Healthcare utilization and cost of pneumococcal disease in the United States

Susan S. Huang*, Kristen M. Johnson, G. Thomas Ray, Peter Wroe, Tracy A. Lieu, Matthew R. Moore, Elizabeth R. Zell, Jeffrey A. Linder, Carlos G. Grijalva, Joshua P. Metlay, Jonathan A. Finkelstein

*Corresponding author for this work

Research output: Contribution to journalArticlepeer-review

197 Scopus citations

Abstract

Background: Streptococcus pneumoniae continues to cause a variety of common clinical syndromes, despite vaccination programs for both adults and children. The total U.S. burden of pneumococcal disease is unknown. Methods: We constructed a decision tree-based model to estimate U.S. healthcare utilization and costs of pneumococcal disease in 2004. Data were obtained from the 2004-2005 National (Hospital) Ambulatory Medical Care Surveys (outpatient visits, antibiotics) and the National Hospital Discharge Survey (hospitalization rates), and CDC surveillance data. Other assumptions regarding the incidence of each syndrome due to pneumococcus, expected health outcomes, and healthcare utilization were derived from literature and expert opinion. Healthcare and time costs used 2007 dollars. Results: We estimate that, in 2004, pneumococcal disease caused 4.0 million illness episodes, 22,000 deaths, 445,000 hospitalizations, 774,000 emergency department visits, 5.0 million outpatient visits, and 4.1 million outpatient antibiotic prescriptions. Direct medical costs totaled $3.5 billion. Pneumonia (866,000 cases) accounted for 22% of all cases and 72% of pneumococcal costs. In contrast, acute otitis media and sinusitis (1.5 million cases each) comprised 75% of cases but only 16% of direct medical costs. Patients ≥65 years old, accounted for most serious cases and the majority of direct medical costs ($1.8 billion in healthcare costs annually). In this age group, pneumonia caused 242,000 hospitalizations, 1.4 million hospital days, 194,000 emergency department visits, 374,000 outpatient visits, and 16,000 deaths. However, if work loss and productivity are considered, the cost of pneumococcal disease among younger working adults (18-<50) nearly equaled those ≥65. Conclusions: Pneumococcal disease remains a substantial cause of morbidity and mortality even in the era of routine pediatric and adult vaccination. Continued efforts are warranted to reduce serious pneumococcal disease, especially adult pneumonia.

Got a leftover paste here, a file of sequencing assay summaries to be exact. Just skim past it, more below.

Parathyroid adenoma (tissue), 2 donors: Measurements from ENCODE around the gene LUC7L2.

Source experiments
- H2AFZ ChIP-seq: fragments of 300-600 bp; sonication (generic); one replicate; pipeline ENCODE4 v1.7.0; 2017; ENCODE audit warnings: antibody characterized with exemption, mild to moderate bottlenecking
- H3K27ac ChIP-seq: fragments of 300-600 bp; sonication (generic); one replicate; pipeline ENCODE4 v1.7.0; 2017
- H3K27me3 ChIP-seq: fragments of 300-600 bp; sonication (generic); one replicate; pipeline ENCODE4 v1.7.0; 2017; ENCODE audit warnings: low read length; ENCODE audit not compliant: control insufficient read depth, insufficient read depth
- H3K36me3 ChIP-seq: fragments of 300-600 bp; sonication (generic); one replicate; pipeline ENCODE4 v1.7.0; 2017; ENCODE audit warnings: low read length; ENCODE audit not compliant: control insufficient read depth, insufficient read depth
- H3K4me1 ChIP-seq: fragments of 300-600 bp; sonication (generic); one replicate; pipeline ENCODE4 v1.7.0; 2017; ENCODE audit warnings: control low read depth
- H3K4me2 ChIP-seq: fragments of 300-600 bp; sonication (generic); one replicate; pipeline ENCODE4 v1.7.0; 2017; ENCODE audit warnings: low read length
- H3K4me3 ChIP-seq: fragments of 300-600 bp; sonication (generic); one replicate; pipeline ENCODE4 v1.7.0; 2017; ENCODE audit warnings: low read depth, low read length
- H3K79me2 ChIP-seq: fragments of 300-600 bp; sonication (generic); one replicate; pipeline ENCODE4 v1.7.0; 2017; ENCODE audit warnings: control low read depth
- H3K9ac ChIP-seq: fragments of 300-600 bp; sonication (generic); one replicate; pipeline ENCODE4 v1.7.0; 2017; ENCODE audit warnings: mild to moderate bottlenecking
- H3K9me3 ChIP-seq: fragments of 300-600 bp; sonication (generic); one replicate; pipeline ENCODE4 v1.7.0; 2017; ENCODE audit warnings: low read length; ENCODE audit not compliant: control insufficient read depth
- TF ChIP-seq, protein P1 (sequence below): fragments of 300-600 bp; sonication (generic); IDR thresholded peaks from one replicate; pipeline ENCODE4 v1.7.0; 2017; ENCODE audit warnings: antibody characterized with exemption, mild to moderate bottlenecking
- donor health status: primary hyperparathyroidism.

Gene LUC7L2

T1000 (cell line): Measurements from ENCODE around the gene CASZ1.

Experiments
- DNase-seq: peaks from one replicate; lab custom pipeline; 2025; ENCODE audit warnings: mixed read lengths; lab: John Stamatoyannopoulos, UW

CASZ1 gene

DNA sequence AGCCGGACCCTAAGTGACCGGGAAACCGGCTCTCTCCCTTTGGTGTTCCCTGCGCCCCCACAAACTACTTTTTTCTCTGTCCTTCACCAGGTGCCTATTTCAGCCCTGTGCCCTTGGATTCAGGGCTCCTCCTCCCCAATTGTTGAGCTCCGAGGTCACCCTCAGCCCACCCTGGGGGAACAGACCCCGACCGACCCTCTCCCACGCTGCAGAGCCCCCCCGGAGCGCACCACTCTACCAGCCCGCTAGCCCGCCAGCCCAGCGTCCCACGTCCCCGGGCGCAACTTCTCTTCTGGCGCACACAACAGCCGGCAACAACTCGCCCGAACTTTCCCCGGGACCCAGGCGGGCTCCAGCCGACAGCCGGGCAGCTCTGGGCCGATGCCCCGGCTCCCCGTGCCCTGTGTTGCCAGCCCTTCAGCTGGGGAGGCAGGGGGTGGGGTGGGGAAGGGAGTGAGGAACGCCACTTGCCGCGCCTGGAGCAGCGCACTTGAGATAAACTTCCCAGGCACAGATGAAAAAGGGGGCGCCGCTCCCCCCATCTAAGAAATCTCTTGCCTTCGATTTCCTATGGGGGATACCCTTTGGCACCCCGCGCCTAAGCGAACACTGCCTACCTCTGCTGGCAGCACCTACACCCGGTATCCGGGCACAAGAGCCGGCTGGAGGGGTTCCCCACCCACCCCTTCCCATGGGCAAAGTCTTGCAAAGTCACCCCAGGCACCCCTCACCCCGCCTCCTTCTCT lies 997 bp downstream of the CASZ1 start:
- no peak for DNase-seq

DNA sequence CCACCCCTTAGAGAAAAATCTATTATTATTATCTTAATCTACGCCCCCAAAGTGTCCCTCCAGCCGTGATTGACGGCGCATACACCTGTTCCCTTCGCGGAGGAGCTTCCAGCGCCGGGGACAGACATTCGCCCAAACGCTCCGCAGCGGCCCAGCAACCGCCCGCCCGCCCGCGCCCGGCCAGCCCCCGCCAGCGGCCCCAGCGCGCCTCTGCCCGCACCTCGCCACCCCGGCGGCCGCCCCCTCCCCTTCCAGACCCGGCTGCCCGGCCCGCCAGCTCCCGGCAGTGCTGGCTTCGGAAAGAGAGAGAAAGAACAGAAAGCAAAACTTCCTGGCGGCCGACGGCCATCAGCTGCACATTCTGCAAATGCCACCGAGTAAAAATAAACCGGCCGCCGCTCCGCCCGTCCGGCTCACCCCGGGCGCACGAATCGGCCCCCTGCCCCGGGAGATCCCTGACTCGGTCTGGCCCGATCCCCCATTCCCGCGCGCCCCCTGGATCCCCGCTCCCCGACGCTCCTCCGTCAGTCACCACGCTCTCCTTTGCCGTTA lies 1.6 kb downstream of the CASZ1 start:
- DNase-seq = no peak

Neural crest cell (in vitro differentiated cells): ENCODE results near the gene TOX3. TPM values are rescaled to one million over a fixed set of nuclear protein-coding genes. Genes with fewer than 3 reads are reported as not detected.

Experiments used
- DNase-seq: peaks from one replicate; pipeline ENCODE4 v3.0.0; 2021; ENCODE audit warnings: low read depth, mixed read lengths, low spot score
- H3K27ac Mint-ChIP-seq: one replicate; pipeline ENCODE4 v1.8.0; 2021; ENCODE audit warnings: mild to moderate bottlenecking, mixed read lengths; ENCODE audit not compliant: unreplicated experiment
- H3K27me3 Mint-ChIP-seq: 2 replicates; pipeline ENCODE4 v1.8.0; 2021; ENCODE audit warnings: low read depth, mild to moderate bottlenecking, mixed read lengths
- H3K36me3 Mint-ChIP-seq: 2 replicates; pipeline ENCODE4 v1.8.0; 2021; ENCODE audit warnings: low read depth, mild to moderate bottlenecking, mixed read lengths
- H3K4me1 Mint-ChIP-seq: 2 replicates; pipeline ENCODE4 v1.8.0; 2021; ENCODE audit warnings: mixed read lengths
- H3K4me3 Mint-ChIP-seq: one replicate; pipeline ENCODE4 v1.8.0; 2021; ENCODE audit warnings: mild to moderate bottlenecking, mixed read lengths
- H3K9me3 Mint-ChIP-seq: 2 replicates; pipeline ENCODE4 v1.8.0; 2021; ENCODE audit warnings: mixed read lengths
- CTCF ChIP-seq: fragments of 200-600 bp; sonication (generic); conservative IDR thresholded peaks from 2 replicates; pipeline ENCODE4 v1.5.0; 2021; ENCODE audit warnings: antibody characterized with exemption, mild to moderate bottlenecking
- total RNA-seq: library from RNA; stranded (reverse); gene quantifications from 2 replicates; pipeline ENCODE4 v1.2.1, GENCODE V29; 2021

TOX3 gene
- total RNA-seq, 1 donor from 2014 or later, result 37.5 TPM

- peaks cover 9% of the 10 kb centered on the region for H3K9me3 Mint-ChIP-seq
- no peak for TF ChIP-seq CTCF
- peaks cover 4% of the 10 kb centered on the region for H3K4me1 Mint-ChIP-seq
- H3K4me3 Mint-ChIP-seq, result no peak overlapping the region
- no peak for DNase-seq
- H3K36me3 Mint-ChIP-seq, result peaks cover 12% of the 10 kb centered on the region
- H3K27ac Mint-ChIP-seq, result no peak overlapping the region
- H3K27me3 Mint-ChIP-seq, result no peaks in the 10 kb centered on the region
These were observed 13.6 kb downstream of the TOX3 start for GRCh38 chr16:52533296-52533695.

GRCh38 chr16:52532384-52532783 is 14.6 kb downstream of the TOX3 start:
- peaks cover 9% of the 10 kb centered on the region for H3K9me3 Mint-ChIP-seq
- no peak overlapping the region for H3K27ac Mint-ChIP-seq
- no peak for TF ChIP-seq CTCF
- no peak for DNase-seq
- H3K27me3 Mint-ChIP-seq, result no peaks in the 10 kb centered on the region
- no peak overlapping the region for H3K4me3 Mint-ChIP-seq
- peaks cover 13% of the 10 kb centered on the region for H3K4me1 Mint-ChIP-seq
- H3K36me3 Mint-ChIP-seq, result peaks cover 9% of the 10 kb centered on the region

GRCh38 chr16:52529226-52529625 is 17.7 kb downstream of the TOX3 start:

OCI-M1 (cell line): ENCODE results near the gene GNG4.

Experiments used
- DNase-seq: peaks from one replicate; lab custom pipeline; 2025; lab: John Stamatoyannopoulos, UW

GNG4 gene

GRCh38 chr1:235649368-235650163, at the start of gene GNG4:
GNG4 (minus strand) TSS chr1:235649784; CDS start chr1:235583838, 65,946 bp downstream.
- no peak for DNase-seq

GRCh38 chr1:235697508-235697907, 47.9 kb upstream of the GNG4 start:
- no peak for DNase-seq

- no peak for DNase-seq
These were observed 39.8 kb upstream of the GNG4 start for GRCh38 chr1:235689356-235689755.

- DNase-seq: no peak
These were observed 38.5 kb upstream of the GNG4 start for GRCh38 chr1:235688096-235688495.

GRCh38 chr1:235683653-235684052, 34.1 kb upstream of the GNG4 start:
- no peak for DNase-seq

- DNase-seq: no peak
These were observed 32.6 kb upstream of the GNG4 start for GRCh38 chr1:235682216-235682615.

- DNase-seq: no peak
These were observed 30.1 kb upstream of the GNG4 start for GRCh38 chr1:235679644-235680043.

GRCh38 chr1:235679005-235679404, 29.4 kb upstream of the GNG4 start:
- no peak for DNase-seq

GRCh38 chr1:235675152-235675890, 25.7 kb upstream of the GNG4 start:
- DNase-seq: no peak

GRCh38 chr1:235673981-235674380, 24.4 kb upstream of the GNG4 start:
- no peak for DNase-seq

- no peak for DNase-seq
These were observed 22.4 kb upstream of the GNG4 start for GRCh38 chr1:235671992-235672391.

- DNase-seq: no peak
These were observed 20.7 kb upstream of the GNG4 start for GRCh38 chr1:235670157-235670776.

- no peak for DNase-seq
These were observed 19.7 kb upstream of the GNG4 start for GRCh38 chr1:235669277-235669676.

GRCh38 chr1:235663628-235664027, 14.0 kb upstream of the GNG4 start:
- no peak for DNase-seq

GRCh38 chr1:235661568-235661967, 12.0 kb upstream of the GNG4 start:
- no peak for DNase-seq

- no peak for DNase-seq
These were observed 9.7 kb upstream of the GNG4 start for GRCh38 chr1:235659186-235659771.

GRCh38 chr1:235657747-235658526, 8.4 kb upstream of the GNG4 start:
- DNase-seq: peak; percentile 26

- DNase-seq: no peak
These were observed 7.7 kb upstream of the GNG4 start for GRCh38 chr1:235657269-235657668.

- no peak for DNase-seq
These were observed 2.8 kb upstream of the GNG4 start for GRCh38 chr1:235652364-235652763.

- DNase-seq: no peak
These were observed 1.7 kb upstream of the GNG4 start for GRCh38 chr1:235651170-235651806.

Original languageEnglish (US)
Pages (from-to)3398-3412
Number of pages15
JournalVaccine
Volume29
Issue number18
DOIs
StatePublished - Apr 18 2011

Keywords

  • Disease burden
  • Economic analysis
  • Pneumococcus
  • Streptococcus pneumoniae

ASJC Scopus subject areas

  • Molecular Medicine
  • Immunology and Microbiology(all)
  • veterinary(all)
  • Public Health, Environmental and Occupational Health
  • Infectious Diseases

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